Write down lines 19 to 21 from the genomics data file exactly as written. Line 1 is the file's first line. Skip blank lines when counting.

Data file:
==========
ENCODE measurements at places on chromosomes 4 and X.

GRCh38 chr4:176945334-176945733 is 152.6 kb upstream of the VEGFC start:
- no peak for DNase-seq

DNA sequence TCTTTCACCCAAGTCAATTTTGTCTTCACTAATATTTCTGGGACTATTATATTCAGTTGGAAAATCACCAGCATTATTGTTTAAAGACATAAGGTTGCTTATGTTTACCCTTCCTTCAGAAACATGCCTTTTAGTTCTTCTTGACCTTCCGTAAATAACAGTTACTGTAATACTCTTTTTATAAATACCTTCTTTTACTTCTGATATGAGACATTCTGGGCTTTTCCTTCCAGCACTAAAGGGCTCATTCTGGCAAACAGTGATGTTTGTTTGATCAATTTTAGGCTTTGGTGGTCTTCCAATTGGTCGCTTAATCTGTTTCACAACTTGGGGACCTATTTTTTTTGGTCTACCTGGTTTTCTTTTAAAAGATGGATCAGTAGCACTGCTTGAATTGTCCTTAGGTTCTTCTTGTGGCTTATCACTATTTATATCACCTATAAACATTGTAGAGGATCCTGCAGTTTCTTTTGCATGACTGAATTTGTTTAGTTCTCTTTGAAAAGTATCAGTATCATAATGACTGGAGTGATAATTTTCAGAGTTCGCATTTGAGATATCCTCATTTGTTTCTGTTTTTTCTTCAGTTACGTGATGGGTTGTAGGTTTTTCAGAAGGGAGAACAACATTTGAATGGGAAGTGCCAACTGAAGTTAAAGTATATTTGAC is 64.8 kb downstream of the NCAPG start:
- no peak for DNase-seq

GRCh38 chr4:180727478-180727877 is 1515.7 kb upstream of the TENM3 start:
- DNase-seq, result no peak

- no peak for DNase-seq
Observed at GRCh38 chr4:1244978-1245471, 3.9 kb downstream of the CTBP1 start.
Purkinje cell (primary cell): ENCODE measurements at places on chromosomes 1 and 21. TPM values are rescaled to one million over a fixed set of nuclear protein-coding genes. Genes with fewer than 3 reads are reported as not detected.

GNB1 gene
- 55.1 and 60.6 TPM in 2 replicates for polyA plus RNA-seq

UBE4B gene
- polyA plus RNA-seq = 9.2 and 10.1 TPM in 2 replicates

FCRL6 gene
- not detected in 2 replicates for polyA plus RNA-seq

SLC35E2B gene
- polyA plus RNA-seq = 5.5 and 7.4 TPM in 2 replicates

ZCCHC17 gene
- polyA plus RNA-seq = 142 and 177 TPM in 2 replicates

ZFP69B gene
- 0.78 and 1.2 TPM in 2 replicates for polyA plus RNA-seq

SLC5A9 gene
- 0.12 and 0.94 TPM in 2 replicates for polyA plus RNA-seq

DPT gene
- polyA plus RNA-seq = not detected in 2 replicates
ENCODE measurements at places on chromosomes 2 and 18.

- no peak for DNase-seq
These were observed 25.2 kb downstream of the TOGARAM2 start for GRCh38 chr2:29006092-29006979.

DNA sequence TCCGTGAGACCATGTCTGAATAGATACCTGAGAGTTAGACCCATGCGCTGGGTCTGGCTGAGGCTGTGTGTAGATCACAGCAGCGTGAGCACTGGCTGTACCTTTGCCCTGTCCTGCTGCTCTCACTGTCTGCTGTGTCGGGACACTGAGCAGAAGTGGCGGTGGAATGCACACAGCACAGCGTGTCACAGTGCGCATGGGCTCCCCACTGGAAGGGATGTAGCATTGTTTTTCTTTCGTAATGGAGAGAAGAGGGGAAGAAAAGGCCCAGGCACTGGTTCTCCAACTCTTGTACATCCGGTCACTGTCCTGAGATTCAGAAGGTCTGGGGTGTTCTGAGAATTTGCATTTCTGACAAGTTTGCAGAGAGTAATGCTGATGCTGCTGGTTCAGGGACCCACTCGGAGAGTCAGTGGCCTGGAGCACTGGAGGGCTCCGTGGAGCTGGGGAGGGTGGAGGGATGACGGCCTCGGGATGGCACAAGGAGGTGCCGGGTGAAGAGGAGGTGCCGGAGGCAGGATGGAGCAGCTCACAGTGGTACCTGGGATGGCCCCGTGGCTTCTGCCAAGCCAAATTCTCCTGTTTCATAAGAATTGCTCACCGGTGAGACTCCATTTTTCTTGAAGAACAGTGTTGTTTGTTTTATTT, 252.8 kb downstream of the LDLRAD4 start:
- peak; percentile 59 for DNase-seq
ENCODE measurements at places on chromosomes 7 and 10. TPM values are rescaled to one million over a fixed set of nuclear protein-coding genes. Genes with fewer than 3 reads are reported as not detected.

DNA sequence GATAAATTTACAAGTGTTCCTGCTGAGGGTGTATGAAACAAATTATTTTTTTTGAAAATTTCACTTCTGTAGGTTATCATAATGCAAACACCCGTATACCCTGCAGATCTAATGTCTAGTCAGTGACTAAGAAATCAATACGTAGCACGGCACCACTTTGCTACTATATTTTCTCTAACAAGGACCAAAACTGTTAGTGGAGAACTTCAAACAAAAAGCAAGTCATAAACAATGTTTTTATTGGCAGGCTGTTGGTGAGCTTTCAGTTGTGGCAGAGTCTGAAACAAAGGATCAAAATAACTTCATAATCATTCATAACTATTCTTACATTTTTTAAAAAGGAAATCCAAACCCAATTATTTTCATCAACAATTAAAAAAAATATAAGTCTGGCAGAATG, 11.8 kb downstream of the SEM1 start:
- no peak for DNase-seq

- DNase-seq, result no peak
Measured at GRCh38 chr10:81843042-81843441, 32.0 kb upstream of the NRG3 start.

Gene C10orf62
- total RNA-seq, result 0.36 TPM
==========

ZCCHC17 gene
- polyA plus RNA-seq = 142 and 177 TPM in 2 replicates

ZFP69B gene